By Daniel M. Stolz, Esq.
The COVID-19 pandemic has caused an unprecedented interruption of the U.S. economy and economies all over the world. Unemployment rates are skyrocketing, and all but businesses deemed “essential” have been forced to close. Recently, Governor Murphy ordered nearly all construction activities in the State shut down.
With such unprecedented economic distress, one would expect an avalanche of bankruptcy filings. To date, the exact opposite has occurred. The volume of personal and business bankruptcy filings over the last two months have been dramatically lower than the norm. While there have been some filings of very large companies in Delaware and the Southern District of New York, the only large bankruptcy filing in New Jersey has been the Modell’s Sporting Goods case. Even in that Chapter 11 case, the Bankruptcy Judge employed an obscure and never previously used provision of the Bankruptcy Code, to suspend the bankruptcy case through April 30th.
On March 19, 2020, Governor Murphy entered an Executive Order regarding residential foreclosures and evictions. While the Executive Order did not prohibit landlords and lenders from proceeding with evictions or foreclosures, the Order immediately prohibited the removal of tenants or homeowners from their residences for a period of two months. What will happen at the end of this two-month moratorium is anyone’s guess.
Although landlords and lenders to businesses are not similarly restrained from proceeding with evictions, foreclosures and lawsuits, there is little evidence of an increase in these types of actions. Indeed, some major restaurant chains have written to their landlords advising that they will not be paying rent while they are closed. It is highly unlikely that the landlords will move to evict these major restaurant chains. If they were to proceed in such a manner, where would they find a new tenant?
We are clearly in “unchartered waters.” There is little doubt that many businesses, especially retail establishments, will not survive this crisis. Even with government assistance, those businesses with limited resources will not be able to afford the expenditures necessary to restart their businesses. All experts predict a tidal wave of individual and business bankruptcies in the coming months. When and how that wave of bankruptcy filings will occur remains to be seen.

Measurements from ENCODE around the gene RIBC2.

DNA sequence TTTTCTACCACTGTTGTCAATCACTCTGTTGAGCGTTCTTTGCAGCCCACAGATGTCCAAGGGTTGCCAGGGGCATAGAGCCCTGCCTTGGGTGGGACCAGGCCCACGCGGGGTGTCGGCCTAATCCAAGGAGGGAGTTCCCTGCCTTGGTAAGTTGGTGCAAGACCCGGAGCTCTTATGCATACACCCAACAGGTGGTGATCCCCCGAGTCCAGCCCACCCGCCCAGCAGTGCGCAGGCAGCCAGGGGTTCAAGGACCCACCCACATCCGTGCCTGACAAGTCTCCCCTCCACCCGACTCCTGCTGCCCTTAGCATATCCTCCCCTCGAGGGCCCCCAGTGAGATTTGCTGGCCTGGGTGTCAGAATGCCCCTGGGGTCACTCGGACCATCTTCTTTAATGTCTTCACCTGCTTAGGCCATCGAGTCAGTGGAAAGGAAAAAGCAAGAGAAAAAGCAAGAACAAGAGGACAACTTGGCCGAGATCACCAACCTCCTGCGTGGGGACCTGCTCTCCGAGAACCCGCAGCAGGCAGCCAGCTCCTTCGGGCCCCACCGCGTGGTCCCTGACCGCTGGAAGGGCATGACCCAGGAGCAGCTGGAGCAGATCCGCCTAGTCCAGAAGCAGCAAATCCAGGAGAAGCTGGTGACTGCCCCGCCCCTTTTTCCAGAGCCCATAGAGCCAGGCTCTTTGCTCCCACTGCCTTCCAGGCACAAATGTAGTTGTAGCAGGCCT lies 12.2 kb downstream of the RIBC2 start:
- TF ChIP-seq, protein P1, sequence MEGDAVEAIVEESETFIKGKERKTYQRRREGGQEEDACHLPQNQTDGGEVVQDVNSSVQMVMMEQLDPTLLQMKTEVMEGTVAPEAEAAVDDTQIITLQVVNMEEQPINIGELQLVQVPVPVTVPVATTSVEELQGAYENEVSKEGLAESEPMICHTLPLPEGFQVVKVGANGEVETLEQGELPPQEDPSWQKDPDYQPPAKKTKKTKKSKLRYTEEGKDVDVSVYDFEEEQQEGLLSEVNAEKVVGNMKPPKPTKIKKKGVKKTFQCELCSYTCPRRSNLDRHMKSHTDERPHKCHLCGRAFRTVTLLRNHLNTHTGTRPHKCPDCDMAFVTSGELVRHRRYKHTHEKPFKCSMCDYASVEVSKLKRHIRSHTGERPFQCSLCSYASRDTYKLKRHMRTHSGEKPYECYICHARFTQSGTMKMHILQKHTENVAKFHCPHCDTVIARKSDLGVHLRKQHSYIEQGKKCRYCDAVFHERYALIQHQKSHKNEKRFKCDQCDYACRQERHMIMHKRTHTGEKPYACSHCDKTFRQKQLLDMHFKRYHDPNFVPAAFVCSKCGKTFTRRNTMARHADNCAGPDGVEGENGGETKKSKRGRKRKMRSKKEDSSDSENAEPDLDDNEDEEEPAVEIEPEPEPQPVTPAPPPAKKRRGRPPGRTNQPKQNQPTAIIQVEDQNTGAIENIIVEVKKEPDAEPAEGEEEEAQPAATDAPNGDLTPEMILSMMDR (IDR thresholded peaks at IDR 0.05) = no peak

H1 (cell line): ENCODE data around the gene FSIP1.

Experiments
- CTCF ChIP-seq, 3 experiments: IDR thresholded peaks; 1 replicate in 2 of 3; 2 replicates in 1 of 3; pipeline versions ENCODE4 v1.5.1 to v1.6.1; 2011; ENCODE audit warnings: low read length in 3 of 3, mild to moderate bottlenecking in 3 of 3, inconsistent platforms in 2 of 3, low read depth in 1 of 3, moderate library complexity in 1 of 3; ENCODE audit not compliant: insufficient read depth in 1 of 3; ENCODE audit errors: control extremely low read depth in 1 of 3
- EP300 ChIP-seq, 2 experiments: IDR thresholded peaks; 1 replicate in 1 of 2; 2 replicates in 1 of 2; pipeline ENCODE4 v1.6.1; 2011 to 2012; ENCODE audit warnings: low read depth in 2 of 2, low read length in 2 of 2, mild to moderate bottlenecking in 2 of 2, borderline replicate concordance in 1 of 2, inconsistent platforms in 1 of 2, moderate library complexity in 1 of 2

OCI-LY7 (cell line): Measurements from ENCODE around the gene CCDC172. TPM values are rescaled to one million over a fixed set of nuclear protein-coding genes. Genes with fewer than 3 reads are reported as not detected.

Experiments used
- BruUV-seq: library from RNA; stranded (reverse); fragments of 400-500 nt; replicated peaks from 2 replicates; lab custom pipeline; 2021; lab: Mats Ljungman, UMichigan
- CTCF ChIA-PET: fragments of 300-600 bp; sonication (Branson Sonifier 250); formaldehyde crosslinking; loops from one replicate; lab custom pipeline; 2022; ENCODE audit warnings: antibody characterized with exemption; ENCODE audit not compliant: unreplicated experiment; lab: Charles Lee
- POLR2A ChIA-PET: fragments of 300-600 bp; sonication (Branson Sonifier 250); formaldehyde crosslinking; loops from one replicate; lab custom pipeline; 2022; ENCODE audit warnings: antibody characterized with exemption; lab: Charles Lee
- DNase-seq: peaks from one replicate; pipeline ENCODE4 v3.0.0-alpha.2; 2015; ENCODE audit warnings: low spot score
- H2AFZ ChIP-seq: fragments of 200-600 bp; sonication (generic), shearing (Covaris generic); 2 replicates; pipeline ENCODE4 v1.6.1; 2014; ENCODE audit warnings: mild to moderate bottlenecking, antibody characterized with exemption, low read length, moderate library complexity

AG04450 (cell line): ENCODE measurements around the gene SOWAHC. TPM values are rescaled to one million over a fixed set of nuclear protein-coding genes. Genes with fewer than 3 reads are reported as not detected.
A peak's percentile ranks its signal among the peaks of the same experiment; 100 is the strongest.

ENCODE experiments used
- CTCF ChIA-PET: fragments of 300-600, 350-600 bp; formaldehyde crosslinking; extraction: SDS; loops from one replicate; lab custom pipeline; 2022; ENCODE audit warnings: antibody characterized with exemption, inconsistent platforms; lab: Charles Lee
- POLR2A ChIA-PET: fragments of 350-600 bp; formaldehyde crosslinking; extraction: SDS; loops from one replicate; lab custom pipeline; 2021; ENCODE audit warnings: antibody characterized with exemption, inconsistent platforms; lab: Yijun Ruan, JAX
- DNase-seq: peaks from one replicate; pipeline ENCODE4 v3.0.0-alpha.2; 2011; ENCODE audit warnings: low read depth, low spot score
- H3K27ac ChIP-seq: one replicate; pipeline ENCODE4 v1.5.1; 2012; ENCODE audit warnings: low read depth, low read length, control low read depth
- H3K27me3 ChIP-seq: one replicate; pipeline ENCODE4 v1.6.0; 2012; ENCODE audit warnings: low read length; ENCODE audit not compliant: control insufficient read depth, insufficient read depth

For those businesses who will consider seeking protection through the Bankruptcy Courts, a bankruptcy statute which became effective on February 19, 2020 might provide some relief. That new provision of the Bankruptcy Code, commonly known as “Subchapter V,” deals with small business reorganizations and seeks to streamline and make less expensive reorganization under Chapter 11 for smaller businesses. When the statute was enacted, the debt limit for eligibility for Subchapter V was $2.5 million of total debt. The CARES Act, enacted following the COVID-19 outbreak, expanded the debt limit for Subchapter V cases from $2.5 million to $7.5 million of total debt, for the next year. This will open Subchapter V to a much broader spectrum of businesses financially devastated by the COVID-19 crisis.
BMK is committed to helping businesses chart a successful course through these “rough waters.” Should you have any questions pertaining to bankruptcy matters related to COVID-19, you may reach Daniel M. Stolz at (973) 346-7600 or DStolz@wjslaw.com
Daniel M. Stolz, Esq. is Of Counsel to the firm of Brown, Moskowitz & Kallen and the Managing Member of Wasserman, Jurista & Stolz, P.C. Mr. Stolz is the former Chair of the Bankruptcy Law Section of the New Jersey State Bar Association and has been practicing bankruptcy and insolvency law for 40 years.
The article is not and cannot be construed as legal advice.